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Author Topic: Ice  (Read 1961 times)
PDobson
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Ice
« on: October 03, 2012, 02:03:13 PM »
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It's finally snowing again here in Montana, so I figured I'd celebrate with some pictures of water in its frozen form.

The first is a shot of some ephemeral stalagmites in a cave near Argenta, Montana. These will sometimes grow taller than me with a base only a few inches in diameter. The ice forms in the spring when access is challenging: It snowed a fresh six inches when we were underground. We were barely able to get the truck back up the road.

The second photo is the belay cave on an ice climb called Cleopatra's Needle in Hyalite Canyon, Montana. The belayer takes shelter behind this curtain while the leader finishes the climb on the outside.

Phillip
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Eric Myrvaagnes
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« Reply #1 on: October 03, 2012, 04:14:16 PM »
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Fascinating, especially the first.
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Chris Calohan
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« Reply #2 on: October 03, 2012, 04:15:21 PM »
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Much, but too cold for my thin, Florida blood.
« Last Edit: October 03, 2012, 07:11:27 PM by chrisc » Logged

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Patricia Sheley
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« Reply #3 on: October 03, 2012, 04:24:16 PM »
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In the first, are these the remains? Or beginnings...ice looks to be in thaw state...can see the temptation of the location... Is it an area that holds previous season's ice until the new begins forming?
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PDobson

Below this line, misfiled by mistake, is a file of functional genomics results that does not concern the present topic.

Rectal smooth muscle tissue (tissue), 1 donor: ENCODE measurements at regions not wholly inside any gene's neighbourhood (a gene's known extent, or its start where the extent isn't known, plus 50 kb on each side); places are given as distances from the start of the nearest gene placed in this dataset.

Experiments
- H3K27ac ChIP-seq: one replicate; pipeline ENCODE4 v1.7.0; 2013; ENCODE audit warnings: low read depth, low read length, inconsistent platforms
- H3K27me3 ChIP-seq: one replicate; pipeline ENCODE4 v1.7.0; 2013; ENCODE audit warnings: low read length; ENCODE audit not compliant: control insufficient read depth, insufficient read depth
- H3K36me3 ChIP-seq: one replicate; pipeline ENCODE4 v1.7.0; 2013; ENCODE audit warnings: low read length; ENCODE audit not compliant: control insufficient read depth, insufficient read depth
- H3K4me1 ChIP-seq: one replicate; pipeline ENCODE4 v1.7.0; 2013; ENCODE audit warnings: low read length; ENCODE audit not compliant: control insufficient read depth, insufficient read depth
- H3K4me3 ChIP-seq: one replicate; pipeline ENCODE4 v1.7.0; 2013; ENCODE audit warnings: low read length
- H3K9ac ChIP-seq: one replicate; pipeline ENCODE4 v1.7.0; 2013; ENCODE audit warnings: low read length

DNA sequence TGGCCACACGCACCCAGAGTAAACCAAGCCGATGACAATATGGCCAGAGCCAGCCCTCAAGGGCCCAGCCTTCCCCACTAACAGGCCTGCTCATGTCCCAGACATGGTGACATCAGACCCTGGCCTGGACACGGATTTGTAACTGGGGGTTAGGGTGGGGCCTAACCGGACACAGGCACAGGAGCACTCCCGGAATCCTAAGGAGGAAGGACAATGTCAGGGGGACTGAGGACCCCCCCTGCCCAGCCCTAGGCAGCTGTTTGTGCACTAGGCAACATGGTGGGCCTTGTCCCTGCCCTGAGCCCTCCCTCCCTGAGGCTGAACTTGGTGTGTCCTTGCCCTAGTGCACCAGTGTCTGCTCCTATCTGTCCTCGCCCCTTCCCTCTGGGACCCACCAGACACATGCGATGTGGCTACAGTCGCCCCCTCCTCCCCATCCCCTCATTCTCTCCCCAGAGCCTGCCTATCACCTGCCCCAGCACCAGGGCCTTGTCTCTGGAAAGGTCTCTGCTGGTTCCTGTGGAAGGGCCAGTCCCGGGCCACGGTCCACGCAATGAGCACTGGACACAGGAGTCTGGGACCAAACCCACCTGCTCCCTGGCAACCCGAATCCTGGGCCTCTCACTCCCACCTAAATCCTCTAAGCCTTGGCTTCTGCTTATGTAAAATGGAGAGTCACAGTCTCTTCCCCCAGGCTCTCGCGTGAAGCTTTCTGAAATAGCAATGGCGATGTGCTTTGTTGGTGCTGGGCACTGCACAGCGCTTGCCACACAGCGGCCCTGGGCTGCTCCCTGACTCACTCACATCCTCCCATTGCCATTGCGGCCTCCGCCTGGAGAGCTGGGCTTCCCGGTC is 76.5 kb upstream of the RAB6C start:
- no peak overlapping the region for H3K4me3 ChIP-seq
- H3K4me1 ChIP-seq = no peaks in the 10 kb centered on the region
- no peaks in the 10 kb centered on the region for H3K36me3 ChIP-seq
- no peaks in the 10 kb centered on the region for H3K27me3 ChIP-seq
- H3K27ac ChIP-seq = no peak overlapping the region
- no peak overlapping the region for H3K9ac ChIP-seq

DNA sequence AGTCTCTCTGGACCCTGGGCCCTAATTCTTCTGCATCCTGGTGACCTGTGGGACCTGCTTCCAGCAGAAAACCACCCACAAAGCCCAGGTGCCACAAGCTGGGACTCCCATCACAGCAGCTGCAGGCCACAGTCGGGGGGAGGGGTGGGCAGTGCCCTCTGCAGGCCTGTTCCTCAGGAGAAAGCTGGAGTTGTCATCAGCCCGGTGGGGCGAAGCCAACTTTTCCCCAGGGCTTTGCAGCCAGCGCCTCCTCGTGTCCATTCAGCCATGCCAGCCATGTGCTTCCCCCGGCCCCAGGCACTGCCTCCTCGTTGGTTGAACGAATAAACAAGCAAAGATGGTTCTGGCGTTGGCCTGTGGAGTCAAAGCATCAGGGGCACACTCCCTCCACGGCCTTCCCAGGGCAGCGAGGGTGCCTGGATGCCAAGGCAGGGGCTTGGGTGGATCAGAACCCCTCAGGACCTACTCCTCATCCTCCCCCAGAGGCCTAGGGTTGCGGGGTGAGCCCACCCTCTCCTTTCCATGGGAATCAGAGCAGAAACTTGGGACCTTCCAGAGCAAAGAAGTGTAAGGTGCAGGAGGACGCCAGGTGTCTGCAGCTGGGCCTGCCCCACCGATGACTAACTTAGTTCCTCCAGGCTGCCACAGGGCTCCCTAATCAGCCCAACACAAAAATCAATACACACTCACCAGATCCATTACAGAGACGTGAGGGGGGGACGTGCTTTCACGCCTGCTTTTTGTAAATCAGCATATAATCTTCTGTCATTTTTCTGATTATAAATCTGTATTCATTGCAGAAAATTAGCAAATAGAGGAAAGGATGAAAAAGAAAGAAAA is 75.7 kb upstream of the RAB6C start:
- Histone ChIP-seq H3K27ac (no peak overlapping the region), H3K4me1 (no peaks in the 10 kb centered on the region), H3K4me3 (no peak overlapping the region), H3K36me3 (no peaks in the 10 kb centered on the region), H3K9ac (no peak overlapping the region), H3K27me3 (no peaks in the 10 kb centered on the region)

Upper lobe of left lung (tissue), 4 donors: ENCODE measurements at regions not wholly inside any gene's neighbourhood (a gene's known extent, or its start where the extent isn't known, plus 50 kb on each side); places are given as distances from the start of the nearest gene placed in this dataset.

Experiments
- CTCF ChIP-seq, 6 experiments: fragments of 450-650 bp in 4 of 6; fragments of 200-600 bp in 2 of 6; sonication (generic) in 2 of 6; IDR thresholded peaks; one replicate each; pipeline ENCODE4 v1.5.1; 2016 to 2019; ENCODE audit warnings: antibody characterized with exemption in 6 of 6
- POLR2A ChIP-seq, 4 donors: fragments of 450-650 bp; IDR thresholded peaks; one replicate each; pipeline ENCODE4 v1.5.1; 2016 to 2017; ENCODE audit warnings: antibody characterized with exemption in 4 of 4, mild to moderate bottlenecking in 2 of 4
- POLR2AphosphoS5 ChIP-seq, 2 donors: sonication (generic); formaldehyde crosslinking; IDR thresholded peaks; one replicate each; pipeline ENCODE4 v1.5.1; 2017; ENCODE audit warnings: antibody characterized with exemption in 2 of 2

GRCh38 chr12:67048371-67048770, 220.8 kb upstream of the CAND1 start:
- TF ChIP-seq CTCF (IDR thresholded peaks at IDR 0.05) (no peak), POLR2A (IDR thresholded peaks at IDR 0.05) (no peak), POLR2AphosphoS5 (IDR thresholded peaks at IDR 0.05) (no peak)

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« Reply #4 on: October 03, 2012, 04:39:12 PM »
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In the first, are these the remains? Or beginnings...ice looks to be in thaw state...can see the temptation of the location... Is it an area that holds previous season's ice until the new begins forming?

Those pillars only form for about a month in the spring. In the winter, it is too cold and the water that forms them can't flow. You need the air at the roof of the cave to be above freezing while the floor is colder.

I had gone out there a few weeks before this photo was taken to see if the entrance had frozen up enough to climb. We had to slog through several miles of snow, but it was worth it. The entrance rappel was completely frozen up and there were these cool pillars all over the first 100 meters of passage. I decided to come back as soon as possible with a camera.

Unfortunately "as soon as possible" wasn't as soon as I would have liked. It wasn't until Memorial Day that we got back there. Most of the ice had melted, and these guys were only about 4' tall. I'm going to try to get back there again next spring and maybe bring better lighting. We only used headlamps and flashlights for this photo.

Phillip
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IanBrowne